(Redirected from Impact glass)

Impactite is rock created or modified by one or more impacts of a meteorite.[1][2] Impactites are considered metamorphic rock, because their source materials were modified by the heat and pressure of the impact.[3] On Earth, impactites are made primarily of modified terrestrial material, sometimes with pieces of the original meteorite.[3]

An example of impactite on Earth


When a large meteorite hits a planet, it can radically deform the rocks and regolith that it hits. The heat, pressure, and shock of the impact changes these materials into impactite.[3] Only very massive impacts generate the heat and pressure needed to transform a rock, so impactites are created rarely.[3]


Impactite includes shock-metamorphosed target rocks, melts (suevites) and mixtures of the two, as well as sedimentary rocks with significant impact-derived components (shocked mineral grains, tektites, anomalous geochemical signatures, etc.). In June 2015, NASA reported that impact glass has been detected on the planet Mars. Such material may contain preserved signs of ancient life—if life existed.[4] Impactites are generally classified into three groups: shocked rocks, impact melt, and impact breccias.[2]

Shocked rockEdit

These have been transformed by the shock of the impact.

Impact meltsEdit

When a meteor strikes a planet's surface, the energy release from the impact can melt rock and soil into a liquid. The liquid then cools and becomes an impact melt.[2] If the liquid cools and hardens quickly into a solid, impact glass forms before the atoms have time to arrange into a crystal lattice. Impact glass can be dark brown, almost black, and partly transparent.[5] Sometimes, the cooled liquid does form a crystal structure. In that case, it would still be considered an impact melt, but not an impact glass.[2]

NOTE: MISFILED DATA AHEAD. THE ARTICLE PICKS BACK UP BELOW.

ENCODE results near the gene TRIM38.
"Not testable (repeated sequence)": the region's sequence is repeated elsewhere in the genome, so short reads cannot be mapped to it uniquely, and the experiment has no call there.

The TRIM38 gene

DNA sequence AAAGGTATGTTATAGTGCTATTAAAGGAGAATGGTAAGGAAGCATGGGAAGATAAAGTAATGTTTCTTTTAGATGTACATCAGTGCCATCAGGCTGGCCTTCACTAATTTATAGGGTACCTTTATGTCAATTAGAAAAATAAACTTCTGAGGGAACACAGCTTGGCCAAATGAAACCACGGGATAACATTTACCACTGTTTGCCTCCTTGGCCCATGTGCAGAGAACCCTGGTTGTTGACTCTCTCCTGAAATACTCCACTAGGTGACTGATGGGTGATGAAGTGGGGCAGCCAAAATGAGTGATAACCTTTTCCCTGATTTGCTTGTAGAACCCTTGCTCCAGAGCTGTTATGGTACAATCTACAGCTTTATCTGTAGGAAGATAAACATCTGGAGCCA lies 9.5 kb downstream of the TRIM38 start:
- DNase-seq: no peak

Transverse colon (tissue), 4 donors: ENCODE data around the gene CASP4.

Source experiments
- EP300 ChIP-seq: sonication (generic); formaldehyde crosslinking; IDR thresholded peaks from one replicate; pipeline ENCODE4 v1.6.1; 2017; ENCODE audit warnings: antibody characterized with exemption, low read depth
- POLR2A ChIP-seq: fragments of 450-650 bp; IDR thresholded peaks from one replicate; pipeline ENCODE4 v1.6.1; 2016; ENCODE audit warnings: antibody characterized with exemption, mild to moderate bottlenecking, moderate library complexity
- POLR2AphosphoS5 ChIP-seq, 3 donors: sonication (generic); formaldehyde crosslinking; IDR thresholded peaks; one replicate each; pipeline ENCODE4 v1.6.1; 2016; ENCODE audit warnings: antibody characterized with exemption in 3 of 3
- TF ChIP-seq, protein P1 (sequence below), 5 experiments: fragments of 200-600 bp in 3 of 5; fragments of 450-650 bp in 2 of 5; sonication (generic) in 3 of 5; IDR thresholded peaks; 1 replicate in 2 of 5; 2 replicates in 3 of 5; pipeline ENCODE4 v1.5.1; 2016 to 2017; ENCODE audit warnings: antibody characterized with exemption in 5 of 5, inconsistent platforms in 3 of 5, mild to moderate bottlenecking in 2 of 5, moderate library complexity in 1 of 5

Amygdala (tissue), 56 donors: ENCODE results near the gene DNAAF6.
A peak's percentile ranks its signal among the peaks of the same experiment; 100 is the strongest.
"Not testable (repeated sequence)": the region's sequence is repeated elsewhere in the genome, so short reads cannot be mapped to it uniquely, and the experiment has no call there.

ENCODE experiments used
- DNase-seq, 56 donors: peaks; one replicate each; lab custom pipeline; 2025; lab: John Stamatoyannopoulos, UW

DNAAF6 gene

Impact brecciasEdit

Oxford[clarification needed] defines breccias as “a rock consisting of angular fragments cemented together.” An impact breccia is formed when a meteor shatters a rock and then cements it back together. Some breccias contain impact melts.[3]

Examples of impactiteEdit

Alga crater on Mars is a possible site for preserved ancient life, after detection of an impact glass deposit.[4]

Impactite has been found, for example, at the following impact craters:

See alsoEdit


  1. ^ Stöffler, D.; Grieve, R.A.F. (1994). "Classification and Nomenclature of Impact Metamorphic Rocks: A Proposal to the IUGS Subcommission on the Systematics of Metamorphic Rocks". Lunar and Planetary Science Conference: 1347. Bibcode:1994LPI....25.1347S.
  2. ^ a b c d Schmid, Rolf; Fettes, Douglas; Harte, Ben; Davis, Eleutheria; Desmons, Jacqueline; Smulikowski, Witold; Sassi, Francesco; Brodie, Kate; Árkai, Péter (2007), Fettes, Douglas; Desmons, Jacqueline (eds.), "Classification and nomenclature scheme", Metamorphic Rocks, Cambridge University Press, pp. 3–110, doi:10.1017/cbo9780511628917.003, ISBN 978-0-511-62891-7
  3. ^ a b c d e "Impactites: Impact Breccia, Tektites, Moldavites, Shattercones". Retrieved 2020-06-10.
  4. ^ a b c Staff (8 June 2015). "PIA19673: Spectral Signals Indicating Impact Glass on Mars". NASA. Retrieved 8 June 2015.
  5. ^ Temming, Maria. "Exotic Glass Could Help Unravel Mysteries of Mars". Retrieved 2015-06-15.
  6. ^ Meteor Crater Bomblets

External linksEdit